The combination of coffee and cereal at breakfast may not be a good one, according to new research. A research team working on the links between caffeine and type 2 diabetes has suggested that instead of choosing low-sugar cereals and coffee, some people may be far better off with a sweeter morning cereal and a decaffeinated drink.
The essential finding is that drinking coffee at breakfast can dramatically increase blood sugar levels. This is not thought to be a problem for people who live a generally healthy lifestyle, as their bodies can probably handle short-term increases in blood sugar. However, those who have a weight problem may find that it is their morning coffee which will give them a problem, not the sweetness of their cereal.
"Coffee is a very healthy beverage, as long as you have a healthy lifestyle in terms of exercise, diet and weight control," says professor Terry Graham of the University of Guelph, Canada, who has been working on the subject for 10 years. "However, those whose bodies already have trouble producing insulin should avoid caffeine with meals.
His study, reported in the American Journal of Clinical Nutrition, says that those who drank caffeinated coffee with a breakfast cereal recorded higher blood sugar levels, even when they chose a low-sugar cereal. Even drinking caffeinated coffee an hour before eating cereal can significantly affect the body's blood-sugar response, according to his research.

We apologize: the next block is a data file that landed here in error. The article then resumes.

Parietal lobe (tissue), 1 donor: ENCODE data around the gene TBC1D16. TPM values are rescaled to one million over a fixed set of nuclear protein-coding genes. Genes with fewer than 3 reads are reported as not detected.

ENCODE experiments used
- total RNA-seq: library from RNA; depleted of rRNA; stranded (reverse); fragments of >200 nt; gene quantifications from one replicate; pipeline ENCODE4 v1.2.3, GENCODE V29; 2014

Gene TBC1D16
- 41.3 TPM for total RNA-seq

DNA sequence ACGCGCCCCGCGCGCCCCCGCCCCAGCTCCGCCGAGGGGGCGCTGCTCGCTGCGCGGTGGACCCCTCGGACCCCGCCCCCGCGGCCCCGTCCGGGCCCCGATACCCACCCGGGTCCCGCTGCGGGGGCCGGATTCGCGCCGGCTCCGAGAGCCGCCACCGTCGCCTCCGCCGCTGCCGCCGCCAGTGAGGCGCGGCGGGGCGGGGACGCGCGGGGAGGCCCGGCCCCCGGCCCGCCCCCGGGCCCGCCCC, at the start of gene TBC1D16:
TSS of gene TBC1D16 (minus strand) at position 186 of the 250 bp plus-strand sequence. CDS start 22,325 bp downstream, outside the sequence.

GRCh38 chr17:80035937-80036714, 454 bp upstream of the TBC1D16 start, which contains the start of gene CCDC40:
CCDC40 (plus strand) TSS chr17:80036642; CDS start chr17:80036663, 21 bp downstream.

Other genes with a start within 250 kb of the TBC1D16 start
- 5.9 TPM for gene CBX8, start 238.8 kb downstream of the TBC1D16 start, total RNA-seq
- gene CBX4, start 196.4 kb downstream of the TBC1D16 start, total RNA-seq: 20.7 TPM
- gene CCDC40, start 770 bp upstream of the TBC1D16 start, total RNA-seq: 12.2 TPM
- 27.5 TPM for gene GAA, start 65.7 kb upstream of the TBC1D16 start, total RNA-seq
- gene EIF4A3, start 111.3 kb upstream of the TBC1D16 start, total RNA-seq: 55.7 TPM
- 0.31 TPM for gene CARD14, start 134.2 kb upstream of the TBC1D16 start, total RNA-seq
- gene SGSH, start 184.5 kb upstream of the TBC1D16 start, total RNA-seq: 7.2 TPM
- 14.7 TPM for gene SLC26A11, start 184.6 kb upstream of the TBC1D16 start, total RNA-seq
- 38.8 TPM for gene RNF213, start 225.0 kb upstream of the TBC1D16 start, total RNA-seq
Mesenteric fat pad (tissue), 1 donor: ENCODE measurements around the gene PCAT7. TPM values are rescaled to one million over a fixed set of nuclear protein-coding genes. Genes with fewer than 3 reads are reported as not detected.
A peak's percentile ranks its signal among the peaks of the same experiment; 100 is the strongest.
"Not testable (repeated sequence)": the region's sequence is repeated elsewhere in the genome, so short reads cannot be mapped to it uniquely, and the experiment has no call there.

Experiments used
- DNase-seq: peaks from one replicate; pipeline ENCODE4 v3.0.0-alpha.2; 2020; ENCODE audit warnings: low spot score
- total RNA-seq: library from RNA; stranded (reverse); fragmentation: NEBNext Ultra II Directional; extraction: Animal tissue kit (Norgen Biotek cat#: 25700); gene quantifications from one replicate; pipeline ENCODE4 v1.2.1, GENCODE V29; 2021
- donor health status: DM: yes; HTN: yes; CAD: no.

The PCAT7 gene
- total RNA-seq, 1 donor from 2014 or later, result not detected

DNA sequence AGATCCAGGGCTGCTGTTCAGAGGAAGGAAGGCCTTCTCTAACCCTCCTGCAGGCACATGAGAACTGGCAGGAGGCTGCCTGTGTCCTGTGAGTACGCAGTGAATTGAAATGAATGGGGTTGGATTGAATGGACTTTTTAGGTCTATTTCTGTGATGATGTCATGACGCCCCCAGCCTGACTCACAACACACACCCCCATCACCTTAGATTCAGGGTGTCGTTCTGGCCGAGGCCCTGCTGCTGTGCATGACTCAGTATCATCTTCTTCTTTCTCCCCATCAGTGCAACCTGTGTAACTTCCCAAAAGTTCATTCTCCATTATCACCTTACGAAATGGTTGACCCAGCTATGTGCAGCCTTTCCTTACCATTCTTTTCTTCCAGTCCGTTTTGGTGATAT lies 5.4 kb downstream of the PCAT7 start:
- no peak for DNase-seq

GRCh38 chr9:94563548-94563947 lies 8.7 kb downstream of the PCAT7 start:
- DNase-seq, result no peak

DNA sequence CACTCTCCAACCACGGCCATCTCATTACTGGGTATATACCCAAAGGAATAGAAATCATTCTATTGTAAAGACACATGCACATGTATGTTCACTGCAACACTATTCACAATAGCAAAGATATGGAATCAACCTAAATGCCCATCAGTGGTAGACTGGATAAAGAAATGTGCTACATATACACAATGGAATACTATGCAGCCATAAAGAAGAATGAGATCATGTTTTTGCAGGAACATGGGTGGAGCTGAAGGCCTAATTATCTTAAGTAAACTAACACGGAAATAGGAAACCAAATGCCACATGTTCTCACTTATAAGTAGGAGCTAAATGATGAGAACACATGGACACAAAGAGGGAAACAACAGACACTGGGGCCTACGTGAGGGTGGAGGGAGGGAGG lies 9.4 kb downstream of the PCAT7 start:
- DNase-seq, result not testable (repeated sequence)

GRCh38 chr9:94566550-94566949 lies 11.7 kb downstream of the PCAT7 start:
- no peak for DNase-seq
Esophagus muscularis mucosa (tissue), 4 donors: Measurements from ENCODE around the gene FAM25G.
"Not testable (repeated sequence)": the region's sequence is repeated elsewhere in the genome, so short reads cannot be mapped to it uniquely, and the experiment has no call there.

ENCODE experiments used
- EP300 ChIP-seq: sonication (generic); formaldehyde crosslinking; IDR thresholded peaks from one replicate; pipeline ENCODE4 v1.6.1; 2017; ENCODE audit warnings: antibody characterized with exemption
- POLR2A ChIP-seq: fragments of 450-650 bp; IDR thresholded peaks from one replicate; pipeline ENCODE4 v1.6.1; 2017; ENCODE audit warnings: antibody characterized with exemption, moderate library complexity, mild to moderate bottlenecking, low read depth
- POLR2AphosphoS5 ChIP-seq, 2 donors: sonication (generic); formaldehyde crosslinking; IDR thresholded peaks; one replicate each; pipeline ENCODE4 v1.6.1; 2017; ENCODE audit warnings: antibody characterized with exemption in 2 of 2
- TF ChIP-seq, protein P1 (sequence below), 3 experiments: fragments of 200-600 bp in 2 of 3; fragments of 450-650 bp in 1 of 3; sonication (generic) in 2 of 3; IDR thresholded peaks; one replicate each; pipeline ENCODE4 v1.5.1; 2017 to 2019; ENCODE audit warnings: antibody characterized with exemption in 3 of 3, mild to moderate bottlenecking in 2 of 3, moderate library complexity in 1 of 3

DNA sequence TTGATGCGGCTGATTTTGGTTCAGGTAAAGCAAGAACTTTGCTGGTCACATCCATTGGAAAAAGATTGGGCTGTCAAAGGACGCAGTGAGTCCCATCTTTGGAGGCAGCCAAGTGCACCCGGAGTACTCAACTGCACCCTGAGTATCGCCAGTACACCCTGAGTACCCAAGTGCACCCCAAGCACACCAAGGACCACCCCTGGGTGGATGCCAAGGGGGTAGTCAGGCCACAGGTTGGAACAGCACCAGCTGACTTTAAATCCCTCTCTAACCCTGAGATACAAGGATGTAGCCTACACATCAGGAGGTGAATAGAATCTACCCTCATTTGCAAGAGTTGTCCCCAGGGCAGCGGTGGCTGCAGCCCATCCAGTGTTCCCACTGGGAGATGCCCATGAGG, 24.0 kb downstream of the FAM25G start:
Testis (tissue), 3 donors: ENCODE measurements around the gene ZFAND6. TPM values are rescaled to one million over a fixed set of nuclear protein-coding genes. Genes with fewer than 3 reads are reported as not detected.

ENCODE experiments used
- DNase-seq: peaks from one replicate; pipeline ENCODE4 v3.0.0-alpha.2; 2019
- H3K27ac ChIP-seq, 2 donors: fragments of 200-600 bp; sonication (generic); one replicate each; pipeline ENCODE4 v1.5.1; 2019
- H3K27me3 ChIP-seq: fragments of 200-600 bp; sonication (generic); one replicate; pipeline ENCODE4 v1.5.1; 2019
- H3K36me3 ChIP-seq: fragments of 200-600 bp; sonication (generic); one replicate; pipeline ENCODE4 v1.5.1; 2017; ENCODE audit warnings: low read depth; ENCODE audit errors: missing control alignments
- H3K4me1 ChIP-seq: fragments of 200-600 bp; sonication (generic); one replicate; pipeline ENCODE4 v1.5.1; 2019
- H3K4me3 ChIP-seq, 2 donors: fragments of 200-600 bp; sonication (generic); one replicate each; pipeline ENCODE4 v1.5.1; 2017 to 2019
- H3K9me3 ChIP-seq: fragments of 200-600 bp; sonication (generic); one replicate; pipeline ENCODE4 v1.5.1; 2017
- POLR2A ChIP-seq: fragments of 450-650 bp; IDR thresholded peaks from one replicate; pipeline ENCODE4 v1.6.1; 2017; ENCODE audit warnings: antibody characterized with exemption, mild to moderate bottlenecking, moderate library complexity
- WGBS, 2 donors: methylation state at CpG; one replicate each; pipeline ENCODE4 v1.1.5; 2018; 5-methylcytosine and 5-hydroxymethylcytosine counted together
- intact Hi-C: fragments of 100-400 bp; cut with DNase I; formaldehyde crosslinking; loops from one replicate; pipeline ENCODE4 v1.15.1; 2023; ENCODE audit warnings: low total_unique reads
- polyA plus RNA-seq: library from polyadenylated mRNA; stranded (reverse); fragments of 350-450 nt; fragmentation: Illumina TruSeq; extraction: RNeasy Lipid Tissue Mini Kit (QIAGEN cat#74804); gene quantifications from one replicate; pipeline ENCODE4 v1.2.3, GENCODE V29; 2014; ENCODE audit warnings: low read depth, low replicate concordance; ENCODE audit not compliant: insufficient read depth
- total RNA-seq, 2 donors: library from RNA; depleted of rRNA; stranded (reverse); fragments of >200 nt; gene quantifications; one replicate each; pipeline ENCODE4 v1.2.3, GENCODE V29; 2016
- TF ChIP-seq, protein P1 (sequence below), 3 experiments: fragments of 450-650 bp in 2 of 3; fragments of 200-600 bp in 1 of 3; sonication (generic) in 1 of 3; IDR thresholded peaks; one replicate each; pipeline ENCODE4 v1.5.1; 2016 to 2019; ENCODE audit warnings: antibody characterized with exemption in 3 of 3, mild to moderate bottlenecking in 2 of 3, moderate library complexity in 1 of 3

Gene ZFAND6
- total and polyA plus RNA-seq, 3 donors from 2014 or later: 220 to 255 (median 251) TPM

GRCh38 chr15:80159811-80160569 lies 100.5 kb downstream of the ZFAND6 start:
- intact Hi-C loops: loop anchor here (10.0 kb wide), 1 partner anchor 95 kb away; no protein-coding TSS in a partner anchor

"If you have caffeinated coffee, the levels go higher than they would have if you didn't have the caffeinated coffee with that particular cereal," professor Graham told the Canadian media. "You might get up, have your coffee and think, ‘well, I had better behave myself now and I'll have All-Bran'. In fact, the blood-sugar response to the All-Bran exceeded what our subjects showed if they had decaf and a moderately high-sugar cereal.
"So, combining what you might think of as a more optimal cereal with coffee, ends up giving you a response higher than you would have expected from the less-optimal cereal."
The researcher also added that he found a 'marked impact' when those who drank caffeine at breakfast followed it with a carbohydrate-based lunch, because caffeine levels in the body would barely have decreased.
"In this case, the levels went quite high - you thought you dodged the bullet at breakfast, but it got you between the eyes at lunch."
By Ian Boughton